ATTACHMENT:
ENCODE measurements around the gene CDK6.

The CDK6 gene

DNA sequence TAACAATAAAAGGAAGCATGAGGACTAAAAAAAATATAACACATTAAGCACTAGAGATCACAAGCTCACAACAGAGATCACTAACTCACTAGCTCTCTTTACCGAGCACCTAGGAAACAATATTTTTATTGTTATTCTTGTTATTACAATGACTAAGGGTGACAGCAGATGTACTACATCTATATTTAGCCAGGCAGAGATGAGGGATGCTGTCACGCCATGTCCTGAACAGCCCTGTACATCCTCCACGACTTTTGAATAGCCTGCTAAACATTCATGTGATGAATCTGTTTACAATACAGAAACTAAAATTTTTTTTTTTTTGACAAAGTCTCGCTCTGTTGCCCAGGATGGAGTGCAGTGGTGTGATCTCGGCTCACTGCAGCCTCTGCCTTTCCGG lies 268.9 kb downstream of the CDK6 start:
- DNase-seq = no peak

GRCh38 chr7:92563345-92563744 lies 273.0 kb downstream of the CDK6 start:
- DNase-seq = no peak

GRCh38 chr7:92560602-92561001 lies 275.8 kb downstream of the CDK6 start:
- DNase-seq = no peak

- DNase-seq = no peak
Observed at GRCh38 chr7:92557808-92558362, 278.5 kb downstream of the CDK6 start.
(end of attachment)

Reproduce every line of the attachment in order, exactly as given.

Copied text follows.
ENCODE measurements around the gene CDK6.

The CDK6 gene

DNA sequence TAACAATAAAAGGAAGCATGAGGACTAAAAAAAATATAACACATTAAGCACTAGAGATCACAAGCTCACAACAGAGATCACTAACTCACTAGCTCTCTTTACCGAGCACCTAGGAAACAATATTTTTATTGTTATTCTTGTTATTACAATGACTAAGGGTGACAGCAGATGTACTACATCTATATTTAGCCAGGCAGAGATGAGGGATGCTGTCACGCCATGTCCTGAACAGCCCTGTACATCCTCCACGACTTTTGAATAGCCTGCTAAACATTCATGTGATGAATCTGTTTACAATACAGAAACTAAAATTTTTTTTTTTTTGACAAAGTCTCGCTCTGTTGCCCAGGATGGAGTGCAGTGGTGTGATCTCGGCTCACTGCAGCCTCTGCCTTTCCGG lies 268.9 kb downstream of the CDK6 start:
- DNase-seq = no peak

GRCh38 chr7:92563345-92563744 lies 273.0 kb downstream of the CDK6 start:
- DNase-seq = no peak

GRCh38 chr7:92560602-92561001 lies 275.8 kb downstream of the CDK6 start:
- DNase-seq = no peak

- DNase-seq = no peak
Observed at GRCh38 chr7:92557808-92558362, 278.5 kb downstream of the CDK6 start.